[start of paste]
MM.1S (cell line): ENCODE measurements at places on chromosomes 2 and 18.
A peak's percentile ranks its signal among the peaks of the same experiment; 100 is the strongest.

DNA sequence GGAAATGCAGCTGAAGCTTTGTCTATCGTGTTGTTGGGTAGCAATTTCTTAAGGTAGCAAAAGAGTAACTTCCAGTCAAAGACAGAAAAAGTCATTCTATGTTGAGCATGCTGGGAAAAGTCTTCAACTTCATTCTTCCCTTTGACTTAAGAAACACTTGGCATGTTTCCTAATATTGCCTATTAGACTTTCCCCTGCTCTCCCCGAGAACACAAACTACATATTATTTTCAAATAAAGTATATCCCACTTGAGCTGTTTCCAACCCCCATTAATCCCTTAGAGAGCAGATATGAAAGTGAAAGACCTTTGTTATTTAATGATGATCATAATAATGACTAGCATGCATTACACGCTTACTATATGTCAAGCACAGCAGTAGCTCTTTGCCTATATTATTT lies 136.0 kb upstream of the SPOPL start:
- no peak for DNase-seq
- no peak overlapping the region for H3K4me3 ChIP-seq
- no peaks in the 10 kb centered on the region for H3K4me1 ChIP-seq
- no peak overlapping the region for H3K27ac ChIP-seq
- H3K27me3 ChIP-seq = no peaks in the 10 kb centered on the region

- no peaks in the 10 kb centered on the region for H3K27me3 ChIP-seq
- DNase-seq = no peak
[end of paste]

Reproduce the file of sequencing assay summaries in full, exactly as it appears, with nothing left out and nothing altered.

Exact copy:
MM.1S (cell line): ENCODE measurements at places on chromosomes 2 and 18.
A peak's percentile ranks its signal among the peaks of the same experiment; 100 is the strongest.

DNA sequence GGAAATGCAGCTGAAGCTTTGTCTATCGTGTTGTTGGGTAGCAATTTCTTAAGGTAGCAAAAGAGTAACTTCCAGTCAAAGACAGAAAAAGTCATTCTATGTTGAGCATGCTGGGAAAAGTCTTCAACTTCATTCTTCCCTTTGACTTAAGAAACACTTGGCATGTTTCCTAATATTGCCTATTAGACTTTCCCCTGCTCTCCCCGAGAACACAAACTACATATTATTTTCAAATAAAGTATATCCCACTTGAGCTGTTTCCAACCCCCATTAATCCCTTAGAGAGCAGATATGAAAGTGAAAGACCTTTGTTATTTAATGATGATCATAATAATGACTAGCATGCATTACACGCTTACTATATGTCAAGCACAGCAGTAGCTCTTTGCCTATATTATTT lies 136.0 kb upstream of the SPOPL start:
- no peak for DNase-seq
- no peak overlapping the region for H3K4me3 ChIP-seq
- no peaks in the 10 kb centered on the region for H3K4me1 ChIP-seq
- no peak overlapping the region for H3K27ac ChIP-seq
- H3K27me3 ChIP-seq = no peaks in the 10 kb centered on the region

- no peaks in the 10 kb centered on the region for H3K27me3 ChIP-seq
- DNase-seq = no peak